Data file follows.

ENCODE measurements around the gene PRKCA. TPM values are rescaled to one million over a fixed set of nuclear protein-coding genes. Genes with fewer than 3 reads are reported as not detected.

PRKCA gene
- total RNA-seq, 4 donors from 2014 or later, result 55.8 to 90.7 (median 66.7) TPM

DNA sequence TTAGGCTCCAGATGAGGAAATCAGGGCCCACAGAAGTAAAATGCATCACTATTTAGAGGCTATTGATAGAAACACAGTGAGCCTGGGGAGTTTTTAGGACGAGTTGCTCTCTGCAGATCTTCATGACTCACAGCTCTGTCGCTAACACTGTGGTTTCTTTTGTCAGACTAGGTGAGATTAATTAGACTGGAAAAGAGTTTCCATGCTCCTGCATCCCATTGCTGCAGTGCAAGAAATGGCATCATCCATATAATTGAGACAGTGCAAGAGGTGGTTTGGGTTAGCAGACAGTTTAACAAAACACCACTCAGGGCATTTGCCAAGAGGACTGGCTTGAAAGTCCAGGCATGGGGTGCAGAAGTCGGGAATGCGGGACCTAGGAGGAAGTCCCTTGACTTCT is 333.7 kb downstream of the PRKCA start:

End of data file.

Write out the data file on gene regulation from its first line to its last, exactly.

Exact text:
ENCODE measurements around the gene PRKCA. TPM values are rescaled to one million over a fixed set of nuclear protein-coding genes. Genes with fewer than 3 reads are reported as not detected.

PRKCA gene
- total RNA-seq, 4 donors from 2014 or later, result 55.8 to 90.7 (median 66.7) TPM

DNA sequence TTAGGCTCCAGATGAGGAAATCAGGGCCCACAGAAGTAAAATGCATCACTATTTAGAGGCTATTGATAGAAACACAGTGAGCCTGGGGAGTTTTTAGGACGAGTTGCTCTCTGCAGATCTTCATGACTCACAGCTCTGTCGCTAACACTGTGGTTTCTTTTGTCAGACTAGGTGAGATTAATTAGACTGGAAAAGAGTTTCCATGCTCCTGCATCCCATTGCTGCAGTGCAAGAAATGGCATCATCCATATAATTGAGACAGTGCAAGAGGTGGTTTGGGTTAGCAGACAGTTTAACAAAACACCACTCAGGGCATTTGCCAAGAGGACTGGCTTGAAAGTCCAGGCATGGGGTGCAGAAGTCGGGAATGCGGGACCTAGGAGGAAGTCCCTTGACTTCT is 333.7 kb downstream of the PRKCA start: